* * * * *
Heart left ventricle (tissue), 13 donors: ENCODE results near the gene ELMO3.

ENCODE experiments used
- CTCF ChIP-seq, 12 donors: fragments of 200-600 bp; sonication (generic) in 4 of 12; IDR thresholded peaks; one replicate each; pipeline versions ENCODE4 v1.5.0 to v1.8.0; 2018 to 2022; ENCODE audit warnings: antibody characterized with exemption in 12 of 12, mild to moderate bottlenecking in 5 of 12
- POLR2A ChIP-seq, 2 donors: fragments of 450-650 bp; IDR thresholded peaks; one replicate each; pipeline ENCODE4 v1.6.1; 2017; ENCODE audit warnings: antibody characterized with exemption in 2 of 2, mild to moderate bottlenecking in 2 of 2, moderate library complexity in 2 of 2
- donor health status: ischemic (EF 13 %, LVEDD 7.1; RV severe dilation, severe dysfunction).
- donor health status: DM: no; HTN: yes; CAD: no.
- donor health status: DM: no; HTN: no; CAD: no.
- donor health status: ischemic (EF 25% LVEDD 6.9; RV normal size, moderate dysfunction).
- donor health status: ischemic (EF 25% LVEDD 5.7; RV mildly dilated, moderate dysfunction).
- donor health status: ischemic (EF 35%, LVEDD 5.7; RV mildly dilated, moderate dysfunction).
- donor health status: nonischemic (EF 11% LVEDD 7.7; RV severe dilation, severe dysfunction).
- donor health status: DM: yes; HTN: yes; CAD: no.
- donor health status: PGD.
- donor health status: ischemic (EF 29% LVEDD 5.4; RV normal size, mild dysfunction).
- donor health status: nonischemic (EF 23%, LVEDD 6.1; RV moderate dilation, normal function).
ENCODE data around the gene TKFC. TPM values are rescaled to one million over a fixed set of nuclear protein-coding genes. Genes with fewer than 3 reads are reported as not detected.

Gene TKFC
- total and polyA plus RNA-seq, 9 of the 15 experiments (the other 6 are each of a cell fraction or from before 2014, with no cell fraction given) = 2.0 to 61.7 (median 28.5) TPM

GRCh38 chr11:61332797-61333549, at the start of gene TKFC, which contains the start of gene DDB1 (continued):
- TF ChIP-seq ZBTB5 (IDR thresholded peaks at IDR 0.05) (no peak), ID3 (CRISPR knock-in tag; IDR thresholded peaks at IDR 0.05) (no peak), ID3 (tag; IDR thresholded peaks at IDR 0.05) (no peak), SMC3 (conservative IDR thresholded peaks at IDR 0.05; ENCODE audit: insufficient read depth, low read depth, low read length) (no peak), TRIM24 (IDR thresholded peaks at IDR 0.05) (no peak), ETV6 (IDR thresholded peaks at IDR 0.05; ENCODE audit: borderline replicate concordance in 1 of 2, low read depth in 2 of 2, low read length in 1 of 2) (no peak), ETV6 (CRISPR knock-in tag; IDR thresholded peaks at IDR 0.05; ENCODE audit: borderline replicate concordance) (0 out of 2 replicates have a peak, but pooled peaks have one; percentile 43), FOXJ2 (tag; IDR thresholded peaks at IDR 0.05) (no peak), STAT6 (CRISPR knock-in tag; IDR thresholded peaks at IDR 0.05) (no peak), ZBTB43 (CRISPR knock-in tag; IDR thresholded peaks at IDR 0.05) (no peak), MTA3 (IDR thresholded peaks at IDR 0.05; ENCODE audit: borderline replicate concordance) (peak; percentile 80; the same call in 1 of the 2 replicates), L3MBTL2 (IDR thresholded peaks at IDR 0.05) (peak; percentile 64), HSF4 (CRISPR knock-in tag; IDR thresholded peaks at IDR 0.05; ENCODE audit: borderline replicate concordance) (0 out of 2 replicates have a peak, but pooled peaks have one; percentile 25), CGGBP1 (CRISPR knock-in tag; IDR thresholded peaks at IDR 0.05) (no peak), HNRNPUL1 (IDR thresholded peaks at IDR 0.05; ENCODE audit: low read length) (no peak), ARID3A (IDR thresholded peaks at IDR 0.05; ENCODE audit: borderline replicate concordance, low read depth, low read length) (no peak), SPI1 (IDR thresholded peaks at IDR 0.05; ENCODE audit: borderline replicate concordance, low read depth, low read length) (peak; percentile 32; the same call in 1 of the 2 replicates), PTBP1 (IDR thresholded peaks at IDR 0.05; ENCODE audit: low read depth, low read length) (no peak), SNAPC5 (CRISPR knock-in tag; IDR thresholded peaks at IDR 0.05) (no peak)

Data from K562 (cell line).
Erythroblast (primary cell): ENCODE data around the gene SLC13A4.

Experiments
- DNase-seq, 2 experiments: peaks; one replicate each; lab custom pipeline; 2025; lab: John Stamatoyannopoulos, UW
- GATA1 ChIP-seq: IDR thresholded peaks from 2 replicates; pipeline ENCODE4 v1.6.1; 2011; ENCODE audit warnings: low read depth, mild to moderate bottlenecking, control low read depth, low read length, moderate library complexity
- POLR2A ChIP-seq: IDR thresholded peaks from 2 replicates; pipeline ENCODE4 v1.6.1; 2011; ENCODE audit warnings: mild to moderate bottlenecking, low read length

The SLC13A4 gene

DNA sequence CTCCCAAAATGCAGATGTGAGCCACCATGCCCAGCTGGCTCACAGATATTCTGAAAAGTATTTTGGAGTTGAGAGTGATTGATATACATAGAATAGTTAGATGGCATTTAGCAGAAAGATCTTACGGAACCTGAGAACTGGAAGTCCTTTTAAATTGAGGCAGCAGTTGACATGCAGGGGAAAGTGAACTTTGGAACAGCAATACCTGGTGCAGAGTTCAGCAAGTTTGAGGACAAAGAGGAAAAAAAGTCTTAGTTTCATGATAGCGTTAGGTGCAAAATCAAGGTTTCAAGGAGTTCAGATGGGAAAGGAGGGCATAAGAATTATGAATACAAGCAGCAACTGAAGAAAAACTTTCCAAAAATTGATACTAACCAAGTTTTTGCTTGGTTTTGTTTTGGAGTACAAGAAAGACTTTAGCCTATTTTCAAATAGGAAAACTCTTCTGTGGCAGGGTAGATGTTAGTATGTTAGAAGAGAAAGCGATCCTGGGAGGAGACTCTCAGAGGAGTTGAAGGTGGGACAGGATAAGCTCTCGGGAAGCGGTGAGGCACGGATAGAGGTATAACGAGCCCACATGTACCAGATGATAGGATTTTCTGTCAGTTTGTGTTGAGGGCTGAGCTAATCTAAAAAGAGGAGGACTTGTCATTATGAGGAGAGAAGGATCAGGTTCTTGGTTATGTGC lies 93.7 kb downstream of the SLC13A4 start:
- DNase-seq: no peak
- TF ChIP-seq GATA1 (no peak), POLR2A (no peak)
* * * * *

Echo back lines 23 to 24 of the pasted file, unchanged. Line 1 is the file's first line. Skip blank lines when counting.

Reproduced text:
Experiments
- DNase-seq, 2 experiments: peaks; one replicate each; lab custom pipeline; 2025; lab: John Stamatoyannopoulos, UW